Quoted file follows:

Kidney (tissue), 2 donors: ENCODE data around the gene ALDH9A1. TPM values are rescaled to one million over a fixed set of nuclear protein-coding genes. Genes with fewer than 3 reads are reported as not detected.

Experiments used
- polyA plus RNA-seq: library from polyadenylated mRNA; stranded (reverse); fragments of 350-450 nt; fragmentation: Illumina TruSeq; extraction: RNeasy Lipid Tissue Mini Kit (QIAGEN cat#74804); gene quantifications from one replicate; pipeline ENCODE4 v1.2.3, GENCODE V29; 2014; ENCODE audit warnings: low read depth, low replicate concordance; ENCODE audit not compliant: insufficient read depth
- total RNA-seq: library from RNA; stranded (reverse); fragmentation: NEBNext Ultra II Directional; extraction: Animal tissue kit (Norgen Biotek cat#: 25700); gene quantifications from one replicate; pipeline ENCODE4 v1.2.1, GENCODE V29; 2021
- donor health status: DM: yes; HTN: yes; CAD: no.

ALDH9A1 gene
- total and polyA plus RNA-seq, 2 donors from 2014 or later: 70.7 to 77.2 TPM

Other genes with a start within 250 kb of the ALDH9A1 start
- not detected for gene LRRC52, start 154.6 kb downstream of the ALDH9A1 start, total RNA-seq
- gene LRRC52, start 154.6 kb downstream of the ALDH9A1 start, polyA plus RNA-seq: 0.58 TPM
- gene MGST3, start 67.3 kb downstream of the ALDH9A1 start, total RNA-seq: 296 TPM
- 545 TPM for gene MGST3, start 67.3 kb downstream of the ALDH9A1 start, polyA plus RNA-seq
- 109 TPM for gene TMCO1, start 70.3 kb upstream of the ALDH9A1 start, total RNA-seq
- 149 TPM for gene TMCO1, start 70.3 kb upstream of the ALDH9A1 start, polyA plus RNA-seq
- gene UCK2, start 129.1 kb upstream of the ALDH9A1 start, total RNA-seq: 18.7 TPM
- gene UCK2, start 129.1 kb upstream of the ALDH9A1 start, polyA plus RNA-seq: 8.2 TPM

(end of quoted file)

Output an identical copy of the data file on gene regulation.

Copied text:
Kidney (tissue), 2 donors: ENCODE data around the gene ALDH9A1. TPM values are rescaled to one million over a fixed set of nuclear protein-coding genes. Genes with fewer than 3 reads are reported as not detected.

Experiments used
- polyA plus RNA-seq: library from polyadenylated mRNA; stranded (reverse); fragments of 350-450 nt; fragmentation: Illumina TruSeq; extraction: RNeasy Lipid Tissue Mini Kit (QIAGEN cat#74804); gene quantifications from one replicate; pipeline ENCODE4 v1.2.3, GENCODE V29; 2014; ENCODE audit warnings: low read depth, low replicate concordance; ENCODE audit not compliant: insufficient read depth
- total RNA-seq: library from RNA; stranded (reverse); fragmentation: NEBNext Ultra II Directional; extraction: Animal tissue kit (Norgen Biotek cat#: 25700); gene quantifications from one replicate; pipeline ENCODE4 v1.2.1, GENCODE V29; 2021
- donor health status: DM: yes; HTN: yes; CAD: no.

ALDH9A1 gene
- total and polyA plus RNA-seq, 2 donors from 2014 or later: 70.7 to 77.2 TPM

Other genes with a start within 250 kb of the ALDH9A1 start
- not detected for gene LRRC52, start 154.6 kb downstream of the ALDH9A1 start, total RNA-seq
- gene LRRC52, start 154.6 kb downstream of the ALDH9A1 start, polyA plus RNA-seq: 0.58 TPM
- gene MGST3, start 67.3 kb downstream of the ALDH9A1 start, total RNA-seq: 296 TPM
- 545 TPM for gene MGST3, start 67.3 kb downstream of the ALDH9A1 start, polyA plus RNA-seq
- 109 TPM for gene TMCO1, start 70.3 kb upstream of the ALDH9A1 start, total RNA-seq
- 149 TPM for gene TMCO1, start 70.3 kb upstream of the ALDH9A1 start, polyA plus RNA-seq
- gene UCK2, start 129.1 kb upstream of the ALDH9A1 start, total RNA-seq: 18.7 TPM
- gene UCK2, start 129.1 kb upstream of the ALDH9A1 start, polyA plus RNA-seq: 8.2 TPM